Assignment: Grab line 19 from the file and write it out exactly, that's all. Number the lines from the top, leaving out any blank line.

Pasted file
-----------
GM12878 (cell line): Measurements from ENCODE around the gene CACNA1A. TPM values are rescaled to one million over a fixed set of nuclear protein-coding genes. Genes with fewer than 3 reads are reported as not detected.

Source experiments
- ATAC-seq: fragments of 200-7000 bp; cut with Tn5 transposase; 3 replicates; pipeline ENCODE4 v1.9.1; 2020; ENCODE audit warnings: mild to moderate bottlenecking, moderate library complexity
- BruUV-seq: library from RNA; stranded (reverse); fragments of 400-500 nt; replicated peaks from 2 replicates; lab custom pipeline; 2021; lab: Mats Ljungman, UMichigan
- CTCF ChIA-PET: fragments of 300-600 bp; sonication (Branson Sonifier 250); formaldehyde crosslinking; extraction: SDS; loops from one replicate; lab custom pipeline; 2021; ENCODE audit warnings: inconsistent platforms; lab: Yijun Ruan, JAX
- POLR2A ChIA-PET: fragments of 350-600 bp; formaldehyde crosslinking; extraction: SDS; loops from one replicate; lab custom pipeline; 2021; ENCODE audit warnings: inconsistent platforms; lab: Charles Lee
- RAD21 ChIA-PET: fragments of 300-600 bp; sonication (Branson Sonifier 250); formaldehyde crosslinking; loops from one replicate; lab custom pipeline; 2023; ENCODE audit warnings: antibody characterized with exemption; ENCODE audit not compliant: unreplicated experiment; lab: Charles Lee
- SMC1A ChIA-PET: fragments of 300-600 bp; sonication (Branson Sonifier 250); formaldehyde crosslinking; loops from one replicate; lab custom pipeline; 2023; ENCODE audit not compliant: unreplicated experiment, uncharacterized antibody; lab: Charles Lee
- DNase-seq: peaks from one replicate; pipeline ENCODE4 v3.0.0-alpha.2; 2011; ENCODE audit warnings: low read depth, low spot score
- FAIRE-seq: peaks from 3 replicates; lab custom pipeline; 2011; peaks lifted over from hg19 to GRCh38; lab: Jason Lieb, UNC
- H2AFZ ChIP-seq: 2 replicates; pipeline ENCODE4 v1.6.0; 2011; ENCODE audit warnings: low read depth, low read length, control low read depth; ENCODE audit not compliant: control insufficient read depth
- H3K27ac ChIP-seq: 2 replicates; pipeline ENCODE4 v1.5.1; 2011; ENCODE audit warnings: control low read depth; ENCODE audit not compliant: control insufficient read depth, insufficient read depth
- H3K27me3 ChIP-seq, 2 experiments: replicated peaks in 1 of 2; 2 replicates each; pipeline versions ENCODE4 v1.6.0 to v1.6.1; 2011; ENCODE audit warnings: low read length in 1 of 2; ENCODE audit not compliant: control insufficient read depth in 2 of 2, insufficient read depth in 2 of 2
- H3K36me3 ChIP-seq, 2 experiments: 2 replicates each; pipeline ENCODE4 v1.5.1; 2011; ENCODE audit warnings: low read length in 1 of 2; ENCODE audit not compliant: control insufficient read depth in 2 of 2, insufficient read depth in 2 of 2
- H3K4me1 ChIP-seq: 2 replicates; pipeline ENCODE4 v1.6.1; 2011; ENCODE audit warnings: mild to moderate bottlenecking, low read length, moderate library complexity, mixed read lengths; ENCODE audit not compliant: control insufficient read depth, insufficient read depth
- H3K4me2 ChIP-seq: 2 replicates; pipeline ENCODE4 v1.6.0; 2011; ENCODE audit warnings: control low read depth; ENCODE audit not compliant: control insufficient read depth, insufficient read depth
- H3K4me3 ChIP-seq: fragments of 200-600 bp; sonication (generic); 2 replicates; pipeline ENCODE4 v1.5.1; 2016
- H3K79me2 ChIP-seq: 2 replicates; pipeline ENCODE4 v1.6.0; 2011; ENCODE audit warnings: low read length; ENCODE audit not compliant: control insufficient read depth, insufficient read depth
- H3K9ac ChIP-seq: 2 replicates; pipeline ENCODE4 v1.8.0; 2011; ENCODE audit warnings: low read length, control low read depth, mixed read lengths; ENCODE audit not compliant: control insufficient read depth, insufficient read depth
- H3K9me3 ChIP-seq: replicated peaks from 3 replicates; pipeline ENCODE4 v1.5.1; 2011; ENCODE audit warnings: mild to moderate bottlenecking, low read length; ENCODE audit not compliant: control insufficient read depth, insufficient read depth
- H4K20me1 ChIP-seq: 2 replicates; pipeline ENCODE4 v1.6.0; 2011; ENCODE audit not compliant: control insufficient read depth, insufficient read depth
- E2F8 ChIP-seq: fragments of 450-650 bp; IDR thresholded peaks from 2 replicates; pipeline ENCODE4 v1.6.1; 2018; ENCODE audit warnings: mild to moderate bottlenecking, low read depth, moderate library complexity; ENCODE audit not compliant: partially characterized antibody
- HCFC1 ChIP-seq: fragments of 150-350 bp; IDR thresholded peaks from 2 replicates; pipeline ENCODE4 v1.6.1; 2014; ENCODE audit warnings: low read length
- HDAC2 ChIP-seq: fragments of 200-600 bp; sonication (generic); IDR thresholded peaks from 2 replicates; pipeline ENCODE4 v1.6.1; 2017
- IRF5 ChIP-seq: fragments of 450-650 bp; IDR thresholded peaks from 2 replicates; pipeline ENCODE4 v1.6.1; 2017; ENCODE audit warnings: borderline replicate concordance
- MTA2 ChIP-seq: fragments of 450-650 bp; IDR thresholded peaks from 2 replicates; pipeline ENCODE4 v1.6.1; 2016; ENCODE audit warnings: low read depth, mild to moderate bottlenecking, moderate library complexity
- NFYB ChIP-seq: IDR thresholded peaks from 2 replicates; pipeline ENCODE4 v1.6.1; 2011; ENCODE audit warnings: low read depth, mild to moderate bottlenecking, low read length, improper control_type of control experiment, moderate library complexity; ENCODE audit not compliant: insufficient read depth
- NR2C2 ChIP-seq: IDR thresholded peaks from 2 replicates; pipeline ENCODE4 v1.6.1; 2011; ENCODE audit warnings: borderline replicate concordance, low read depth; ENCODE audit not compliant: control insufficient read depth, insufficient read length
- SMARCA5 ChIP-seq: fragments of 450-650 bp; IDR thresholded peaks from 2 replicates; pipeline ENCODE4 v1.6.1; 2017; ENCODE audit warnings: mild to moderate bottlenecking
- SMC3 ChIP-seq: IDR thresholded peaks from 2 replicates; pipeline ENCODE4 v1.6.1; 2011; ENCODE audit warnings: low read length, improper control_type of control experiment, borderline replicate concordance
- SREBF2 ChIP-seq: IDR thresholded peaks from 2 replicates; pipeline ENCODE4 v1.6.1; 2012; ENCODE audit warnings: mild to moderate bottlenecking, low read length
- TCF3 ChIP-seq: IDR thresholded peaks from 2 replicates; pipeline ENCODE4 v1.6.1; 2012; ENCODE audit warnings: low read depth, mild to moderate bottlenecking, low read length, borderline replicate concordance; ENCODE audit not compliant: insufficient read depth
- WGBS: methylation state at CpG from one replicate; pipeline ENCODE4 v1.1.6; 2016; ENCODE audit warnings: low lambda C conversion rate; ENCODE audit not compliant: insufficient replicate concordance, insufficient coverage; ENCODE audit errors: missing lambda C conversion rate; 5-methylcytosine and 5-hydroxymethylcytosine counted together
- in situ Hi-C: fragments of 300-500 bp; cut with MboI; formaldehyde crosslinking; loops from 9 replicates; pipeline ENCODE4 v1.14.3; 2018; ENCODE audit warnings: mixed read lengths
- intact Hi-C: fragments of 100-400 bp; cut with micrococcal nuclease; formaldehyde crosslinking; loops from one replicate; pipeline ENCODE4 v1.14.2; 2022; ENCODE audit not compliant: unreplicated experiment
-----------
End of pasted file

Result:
- H3K9ac ChIP-seq: 2 replicates; pipeline ENCODE4 v1.8.0; 2011; ENCODE audit warnings: low read length, control low read depth, mixed read lengths; ENCODE audit not compliant: control insufficient read depth, insufficient read depth